The Good Funeral Guide Blog

5 comments on “A Viking funeral for ashes

  1. Monday 19th March 2012 at 12:22 pm

    I think it’s terrific! Well done Richard.

  2. Saturday 17th March 2012 at 12:59 pm

    We also love it, and can’t wait to take delivery of ours. we’re not really product driven as you know, but this ticks all of our boxes on so many levels. A great compromise for anyone who wants the elemental thrill of a pyre, but doesn’t want to go the whole hog.

  3. Saturday 17th March 2012 at 8:52 am

    Thanks for the postive comments!
    It went about 20metres / 60ft (guessing) from shore and then stayed in the same place. The main flaming part was about 5m from shore.
    I like the ‘barrow burning’ – that would work well too…
    Still can’t think of suitable music (if any is needed)

  4. Friday 16th March 2012 at 6:44 pm

    I loved it – wondered how far it sailed away from shore?!

    If you get time look at the GOKSTADSKIPET it was used for a burial in Norway and recovered in the 19th century – must have been a bit like burying an elephant….24m long 5m wide!!

    You walk into the exhibition hall in Oslo and it’s just there –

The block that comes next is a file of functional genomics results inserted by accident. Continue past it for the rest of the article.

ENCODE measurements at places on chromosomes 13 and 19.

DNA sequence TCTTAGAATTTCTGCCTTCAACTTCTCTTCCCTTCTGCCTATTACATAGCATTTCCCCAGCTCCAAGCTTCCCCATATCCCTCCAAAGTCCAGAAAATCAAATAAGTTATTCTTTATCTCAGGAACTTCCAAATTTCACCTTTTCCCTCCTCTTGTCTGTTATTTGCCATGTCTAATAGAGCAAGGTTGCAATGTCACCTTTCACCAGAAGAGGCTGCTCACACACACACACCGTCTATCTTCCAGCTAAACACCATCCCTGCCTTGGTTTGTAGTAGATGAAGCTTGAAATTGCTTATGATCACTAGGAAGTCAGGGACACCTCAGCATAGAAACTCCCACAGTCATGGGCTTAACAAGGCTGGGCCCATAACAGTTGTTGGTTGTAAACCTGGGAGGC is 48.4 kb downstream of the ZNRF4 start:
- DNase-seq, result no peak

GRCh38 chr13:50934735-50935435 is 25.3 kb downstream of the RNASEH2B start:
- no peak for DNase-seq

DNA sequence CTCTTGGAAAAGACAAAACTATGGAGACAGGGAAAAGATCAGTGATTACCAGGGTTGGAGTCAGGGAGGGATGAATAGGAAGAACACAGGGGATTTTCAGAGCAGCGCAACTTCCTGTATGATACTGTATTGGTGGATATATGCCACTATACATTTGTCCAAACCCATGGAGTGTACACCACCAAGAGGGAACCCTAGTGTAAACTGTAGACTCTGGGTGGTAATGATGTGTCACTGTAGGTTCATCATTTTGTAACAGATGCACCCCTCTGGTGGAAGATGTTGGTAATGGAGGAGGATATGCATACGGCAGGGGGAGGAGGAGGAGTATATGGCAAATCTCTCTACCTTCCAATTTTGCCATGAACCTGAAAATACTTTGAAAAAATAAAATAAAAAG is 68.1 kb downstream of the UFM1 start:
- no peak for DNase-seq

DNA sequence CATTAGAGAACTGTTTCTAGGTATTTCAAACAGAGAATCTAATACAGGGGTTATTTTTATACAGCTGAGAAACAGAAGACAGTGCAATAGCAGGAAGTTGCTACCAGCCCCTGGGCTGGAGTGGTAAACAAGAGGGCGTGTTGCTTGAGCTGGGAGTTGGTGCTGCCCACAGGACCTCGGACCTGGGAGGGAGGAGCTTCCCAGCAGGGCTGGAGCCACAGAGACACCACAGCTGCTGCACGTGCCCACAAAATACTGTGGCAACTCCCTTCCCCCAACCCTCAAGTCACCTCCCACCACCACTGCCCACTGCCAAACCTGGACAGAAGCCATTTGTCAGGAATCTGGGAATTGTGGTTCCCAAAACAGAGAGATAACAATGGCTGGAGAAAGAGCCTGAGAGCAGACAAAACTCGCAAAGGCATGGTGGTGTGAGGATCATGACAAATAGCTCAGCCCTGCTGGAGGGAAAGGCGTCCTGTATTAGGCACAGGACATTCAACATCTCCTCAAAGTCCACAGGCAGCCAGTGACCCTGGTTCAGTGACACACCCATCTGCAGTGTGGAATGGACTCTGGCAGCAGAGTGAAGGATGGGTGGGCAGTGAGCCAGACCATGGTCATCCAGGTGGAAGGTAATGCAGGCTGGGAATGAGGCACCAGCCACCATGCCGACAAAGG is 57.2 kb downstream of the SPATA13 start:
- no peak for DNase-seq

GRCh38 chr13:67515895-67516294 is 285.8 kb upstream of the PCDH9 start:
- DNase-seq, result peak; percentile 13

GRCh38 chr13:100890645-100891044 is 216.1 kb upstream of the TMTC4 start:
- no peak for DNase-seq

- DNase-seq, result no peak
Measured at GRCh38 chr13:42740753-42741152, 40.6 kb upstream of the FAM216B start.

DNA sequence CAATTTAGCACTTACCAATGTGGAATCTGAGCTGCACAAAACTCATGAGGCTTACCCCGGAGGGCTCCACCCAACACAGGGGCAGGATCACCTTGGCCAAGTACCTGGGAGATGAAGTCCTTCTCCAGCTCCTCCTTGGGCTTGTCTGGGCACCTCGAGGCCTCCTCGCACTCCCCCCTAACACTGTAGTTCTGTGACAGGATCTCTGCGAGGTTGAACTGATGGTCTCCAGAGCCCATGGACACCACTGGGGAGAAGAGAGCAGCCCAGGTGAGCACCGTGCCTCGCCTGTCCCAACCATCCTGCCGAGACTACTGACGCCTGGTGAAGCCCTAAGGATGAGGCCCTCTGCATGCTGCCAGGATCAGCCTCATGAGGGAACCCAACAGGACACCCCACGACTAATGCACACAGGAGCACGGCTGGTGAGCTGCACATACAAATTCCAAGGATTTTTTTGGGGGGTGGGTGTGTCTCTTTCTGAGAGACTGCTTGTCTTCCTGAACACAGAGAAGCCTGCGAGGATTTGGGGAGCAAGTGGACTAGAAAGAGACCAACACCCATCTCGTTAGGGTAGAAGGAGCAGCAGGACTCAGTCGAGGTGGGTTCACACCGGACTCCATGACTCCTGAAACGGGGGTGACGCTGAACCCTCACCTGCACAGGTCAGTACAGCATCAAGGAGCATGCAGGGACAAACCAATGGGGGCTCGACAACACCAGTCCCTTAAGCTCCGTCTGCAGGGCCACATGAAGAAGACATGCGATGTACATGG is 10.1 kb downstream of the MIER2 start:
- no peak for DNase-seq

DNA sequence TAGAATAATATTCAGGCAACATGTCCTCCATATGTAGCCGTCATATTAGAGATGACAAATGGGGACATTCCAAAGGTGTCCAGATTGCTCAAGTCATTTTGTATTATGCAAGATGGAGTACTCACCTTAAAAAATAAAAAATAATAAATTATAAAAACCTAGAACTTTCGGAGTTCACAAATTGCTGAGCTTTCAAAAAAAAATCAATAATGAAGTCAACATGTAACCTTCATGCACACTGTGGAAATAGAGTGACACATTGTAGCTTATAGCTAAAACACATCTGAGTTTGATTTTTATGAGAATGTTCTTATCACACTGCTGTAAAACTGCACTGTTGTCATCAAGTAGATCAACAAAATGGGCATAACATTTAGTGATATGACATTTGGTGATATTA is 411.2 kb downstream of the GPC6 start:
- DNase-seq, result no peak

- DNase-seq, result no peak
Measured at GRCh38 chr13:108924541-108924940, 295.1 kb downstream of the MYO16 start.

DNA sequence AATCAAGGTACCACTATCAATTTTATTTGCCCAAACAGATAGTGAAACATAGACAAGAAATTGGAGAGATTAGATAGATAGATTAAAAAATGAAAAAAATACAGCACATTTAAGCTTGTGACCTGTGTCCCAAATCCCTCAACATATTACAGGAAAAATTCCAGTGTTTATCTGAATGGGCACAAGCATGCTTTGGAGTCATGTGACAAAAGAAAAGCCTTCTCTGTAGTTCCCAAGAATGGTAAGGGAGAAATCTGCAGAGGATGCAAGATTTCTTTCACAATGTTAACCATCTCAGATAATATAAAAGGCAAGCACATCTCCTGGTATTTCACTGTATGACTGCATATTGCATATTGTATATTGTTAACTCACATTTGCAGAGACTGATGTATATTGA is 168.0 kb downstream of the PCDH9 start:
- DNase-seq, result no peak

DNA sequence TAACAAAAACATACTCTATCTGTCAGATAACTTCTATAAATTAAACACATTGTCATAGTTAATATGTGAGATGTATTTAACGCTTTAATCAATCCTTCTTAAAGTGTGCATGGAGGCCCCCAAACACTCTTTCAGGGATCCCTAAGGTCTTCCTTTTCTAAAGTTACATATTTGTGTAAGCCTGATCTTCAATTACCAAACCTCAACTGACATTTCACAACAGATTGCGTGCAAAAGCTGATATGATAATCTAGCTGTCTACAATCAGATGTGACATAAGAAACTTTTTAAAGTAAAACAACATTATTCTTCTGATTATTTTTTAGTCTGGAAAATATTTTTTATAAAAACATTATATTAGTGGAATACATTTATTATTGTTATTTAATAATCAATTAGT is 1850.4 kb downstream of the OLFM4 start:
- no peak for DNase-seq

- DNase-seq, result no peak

on its own.. it was so very impressive. ( English on the right down the page)

    Opens a debate about how we mark ‘big deaths’ ..we do the ceremonials alright, but imagine burying the Queen in one of the state coaches inside a huge burial mound in Windsor Great Park?

  5. Friday 16th March 2012 at 4:11 pm

    We are expecting to take delivery of ours around the end of the month. While it is going to be a display piece it will, eventually, be used for my Dad’s remains (Many years from now, I hope). He, like myself (actually its my fault) is a Viking re-enactor and he (unlike myself) is also a professional Viking who goes into schools to talk about the Vikings…there was no way that we weren’t getting one of these!!!

    As an aside, there is no evidence that Viking ships were ever set alight on the water as funeral pyres. the only evidence of a fire ship funeral is in the writings of Ibn Fadlan from around 922. The ship and its contents were burnt on land and then covered with a barrow. There are also several finds of unburnt ship burials covered in the same way. In ‘Beowulf’ the funeral pyre is covered with a barrow although no mention is made of a ship. It doesn’t matter, of course. The image made by this ship is amazing. I think it would look as good on dry land or in the water!

    Thanks so much for putting me on to this, Charles, my Dad is made up! He is coming up to have his photo taken with it when it arrives, in full Viking kit 🙂

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